Using Javascript Variables in Tailwind

Tailwind is a CSS utility framework that provides shorthand CSS classes for rapidly composing designs. Instead of writing CSS rules, you simply add utility classes to your element. This blog post will be the first in a series about using Tailwind at enterprise scale and the tips and tricks I've developed while building a component library at Kizen and migrating to Tailwind from a css-in-js approach.

Before we get started, I want to acknowledge that Tailwind can be a bit polarizing within the web development community. I've built many sites using Tailwind, and many without, but this post isn't about whether or not you should use Tailwind - that's for you to decide!

With that out of the way, let's get into it! I'll start with a quick refresher on Tailwind. Take this simple element and some styling:

  .box {
    width: 3.5rem;
    height: 3.5rem;
    background-color: rgb(239, 68, 68);

<div class="box"></div>

In Tailwind, using the shorthand utility classes, the same element can be written as:

<div class="w-14 h-14 bg-red-500"></div>

For reference, here's how that element looks using either approach:

My examples from this point on will use React, but the same principles apply to any framework.

A Quick Look at How Tailwind Works

Tailwind provides many utility classes that can be used to style elements, mirroring almost all the existing CSS properties. You wouldn't want to include all of these classes in your app if they aren't used, though, so the Tailwind CLI parses your code and generates a CSS bundle of only the utility classes you're using.

In my first example, I used the token red-500 for the color. This yields some generated CSS:

.bg-red-500 {
  --tw-bg-opacity: 1;
  background-color: rgb(239 68 68 / var(--tw-bg-opacity));

This particular class was only included in the bundle because it was used in the code. For example, bg-red-400 will not be generated or bundled unless it's added somewhere in the application.

That's great if we're using a predefined color pallete, but that's not always the case. Tailwind also allows for arbitrary values, using a special notation (note the square brackets, and lack of spaces inside the rgb color value):

<div className="bg-[rgb(239,68,68)]" />

Like before, the Tailwind CLI will parse this out and generate a bundle with the correct class. In this case, it looks like this:

.bg-\[rgb\(239\2c 68\2c 68\)\] {
  --tw-bg-opacity: 1;
  background-color: rgb(239 68 68 / var(--tw-bg-opacity));

This looks great, and works because the className is static and can be easily parsed. However, this approach starts to break down if you're using content from another system or storage medium, like user-defined colors.

Let's look another contrived example where this exact issue comes to light. In this one, we'll have a user-defined color stored in a variable, and we want to use that as the background:

const color = "rgb(239, 68, 68)";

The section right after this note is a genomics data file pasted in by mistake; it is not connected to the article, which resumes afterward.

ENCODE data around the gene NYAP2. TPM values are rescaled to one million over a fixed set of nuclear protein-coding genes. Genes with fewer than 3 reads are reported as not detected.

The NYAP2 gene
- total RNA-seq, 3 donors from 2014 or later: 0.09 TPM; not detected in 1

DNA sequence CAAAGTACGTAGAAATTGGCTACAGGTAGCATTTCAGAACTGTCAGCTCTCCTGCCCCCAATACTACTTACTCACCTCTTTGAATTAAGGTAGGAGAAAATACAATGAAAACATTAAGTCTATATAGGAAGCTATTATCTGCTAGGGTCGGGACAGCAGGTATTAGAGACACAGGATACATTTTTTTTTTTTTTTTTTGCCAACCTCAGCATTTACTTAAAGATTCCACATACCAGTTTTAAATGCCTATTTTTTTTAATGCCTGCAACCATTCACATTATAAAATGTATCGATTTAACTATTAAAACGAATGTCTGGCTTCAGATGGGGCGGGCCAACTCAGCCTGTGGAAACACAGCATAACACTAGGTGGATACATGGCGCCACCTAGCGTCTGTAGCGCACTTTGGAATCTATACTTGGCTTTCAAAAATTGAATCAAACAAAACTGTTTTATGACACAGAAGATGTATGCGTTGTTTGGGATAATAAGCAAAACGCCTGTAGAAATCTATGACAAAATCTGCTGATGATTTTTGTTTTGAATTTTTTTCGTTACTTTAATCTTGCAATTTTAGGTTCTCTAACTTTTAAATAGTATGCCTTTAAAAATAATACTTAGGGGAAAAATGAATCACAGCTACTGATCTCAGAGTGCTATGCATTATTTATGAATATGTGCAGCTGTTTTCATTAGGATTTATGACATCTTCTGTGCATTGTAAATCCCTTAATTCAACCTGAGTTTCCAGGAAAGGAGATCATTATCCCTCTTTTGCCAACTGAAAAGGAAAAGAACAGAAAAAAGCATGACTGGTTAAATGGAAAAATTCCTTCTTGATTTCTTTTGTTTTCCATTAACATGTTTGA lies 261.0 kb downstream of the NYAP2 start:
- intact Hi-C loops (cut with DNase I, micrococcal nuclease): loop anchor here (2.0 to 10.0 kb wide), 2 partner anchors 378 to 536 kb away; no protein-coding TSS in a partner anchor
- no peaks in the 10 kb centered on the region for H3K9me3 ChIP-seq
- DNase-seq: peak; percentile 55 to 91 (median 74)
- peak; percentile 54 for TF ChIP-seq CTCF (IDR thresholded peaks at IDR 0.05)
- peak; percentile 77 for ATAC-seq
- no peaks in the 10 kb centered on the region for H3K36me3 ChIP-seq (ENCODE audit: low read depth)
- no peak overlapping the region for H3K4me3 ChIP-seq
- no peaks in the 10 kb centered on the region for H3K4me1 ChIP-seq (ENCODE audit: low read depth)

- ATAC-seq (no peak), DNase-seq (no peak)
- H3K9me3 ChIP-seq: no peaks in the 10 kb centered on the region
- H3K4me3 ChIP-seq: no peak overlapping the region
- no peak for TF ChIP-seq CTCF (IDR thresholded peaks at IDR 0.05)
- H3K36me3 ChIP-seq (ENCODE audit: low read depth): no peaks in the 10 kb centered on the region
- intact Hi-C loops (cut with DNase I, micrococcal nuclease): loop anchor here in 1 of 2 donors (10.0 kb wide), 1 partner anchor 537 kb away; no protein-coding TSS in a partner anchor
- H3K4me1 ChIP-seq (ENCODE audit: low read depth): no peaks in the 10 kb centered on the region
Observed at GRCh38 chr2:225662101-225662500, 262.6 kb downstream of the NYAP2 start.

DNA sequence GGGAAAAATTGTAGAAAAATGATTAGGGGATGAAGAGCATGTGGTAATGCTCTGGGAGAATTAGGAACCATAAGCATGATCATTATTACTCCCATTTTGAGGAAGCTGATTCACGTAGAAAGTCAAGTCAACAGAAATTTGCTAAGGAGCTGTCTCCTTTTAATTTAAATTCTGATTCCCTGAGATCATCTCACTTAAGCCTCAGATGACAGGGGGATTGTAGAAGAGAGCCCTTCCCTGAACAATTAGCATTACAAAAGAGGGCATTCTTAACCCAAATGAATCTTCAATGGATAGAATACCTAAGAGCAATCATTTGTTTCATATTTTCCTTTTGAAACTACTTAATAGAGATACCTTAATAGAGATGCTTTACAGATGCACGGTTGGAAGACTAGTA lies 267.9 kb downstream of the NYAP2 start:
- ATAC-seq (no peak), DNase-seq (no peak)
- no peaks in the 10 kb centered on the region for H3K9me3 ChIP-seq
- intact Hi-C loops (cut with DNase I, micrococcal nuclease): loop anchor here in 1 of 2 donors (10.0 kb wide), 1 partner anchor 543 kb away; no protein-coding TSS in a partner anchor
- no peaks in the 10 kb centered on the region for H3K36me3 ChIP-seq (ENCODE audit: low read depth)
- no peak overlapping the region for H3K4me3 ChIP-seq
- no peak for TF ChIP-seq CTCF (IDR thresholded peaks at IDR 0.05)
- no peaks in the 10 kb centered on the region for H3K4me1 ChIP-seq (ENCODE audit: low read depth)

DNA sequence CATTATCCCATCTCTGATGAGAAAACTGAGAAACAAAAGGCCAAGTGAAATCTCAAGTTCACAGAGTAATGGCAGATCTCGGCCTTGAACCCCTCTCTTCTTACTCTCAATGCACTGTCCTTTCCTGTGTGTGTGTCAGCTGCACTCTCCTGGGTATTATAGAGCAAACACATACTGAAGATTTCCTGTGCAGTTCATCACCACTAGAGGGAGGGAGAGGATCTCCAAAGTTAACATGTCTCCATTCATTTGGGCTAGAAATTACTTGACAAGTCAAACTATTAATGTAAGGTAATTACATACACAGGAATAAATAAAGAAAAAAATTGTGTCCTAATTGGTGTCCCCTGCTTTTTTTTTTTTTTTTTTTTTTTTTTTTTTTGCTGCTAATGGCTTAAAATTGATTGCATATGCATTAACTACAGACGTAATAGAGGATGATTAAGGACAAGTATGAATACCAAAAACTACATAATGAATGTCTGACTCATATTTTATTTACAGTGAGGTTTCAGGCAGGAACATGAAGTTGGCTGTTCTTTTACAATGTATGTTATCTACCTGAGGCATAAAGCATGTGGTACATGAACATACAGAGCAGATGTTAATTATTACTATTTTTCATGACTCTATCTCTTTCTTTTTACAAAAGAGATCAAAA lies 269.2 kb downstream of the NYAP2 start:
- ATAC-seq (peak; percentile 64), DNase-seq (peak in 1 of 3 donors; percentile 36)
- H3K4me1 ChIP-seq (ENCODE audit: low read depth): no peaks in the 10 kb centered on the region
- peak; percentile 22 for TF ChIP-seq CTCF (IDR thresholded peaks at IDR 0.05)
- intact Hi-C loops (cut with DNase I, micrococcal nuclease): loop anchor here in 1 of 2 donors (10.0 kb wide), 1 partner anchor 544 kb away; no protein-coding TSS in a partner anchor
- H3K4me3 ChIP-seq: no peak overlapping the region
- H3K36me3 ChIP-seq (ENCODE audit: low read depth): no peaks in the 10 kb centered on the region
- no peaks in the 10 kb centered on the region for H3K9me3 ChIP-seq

Can we simply build the className dynamically, like this?

<div className={`bg-${color}`} />

❌ This approach won't work, because the Tailwind CLI can't statically determine what that class will be, so it doesn't get included in the bundle. This will have no effect on our UI, and the color won't be applied.

Common Solution

One of the most common solutions I've seen is to use the style attribute instead of the className attribute:

  className="w-14 h-14"
    backgroundColor: color,

⚠️ This does work, but I don't particularly like this approach. Not only are we breaking out of Tailwind's utility classes, reducing maintainability and increasing surface area for bugs, but we're also introducing inline styles, which can be very difficult to override because they take the highest precendence.

There has to be a better way to pass arbitrary values to Tailwind, that will allow us to keep all our styling limited to a single approach.

Using The Style Prop the Right Way

We're on the right track here, because the solution does involve inline styles, but in a different way that avoids all the problems I listed above. The solution is to use the style attribute to set a CSS variable, that we can then access from Tailwind.

  className="w-14 h-14 bg-[var(--user-color)]"
    "--user-color": color,

Here, I'm using the same square-brace notation as earlier, but instead of an rgb color, I have the CSS variable referenced.

Let's look at the generated CSS to see why this works:

.bg-\[var\(--user-color\)\] {
  background-color: var(--user-color);

✅ We can statically analyze and parse the className, so no issues there! And, we're using a CSS variable, rather than passing rules as inline styles, so we don't end up with split strategies for our styling, or precendence issues.

The inline style is only used to set the CSS variable, which is then used in the Tailwind class! Since the generated CSS doesn't need to know the value of the variable, it doesn't matter that it's dynamic.


This pattern isn't limited to just colors! This can be used for any CSS property that has a Tailwind utility class. I've used this approach in conjunction with calculations for padding, margin, and even font sizes! If you want to learn more about arbitrary styles in Tailwind, check out the Tailwind docs.

This blog post is the first in a series I'll be writing about using Tailwind in enterprise-scale applications, and some of the problems we've had to solve at Kizen as we migrate from a CSS-in-js approach to Tailwind.

Stay tuned for more under the css and Tailwind tags on my blog, and if you have any topics about Tailwind at scale you'd like covered, shoot me an email at tailwind@k10y.com!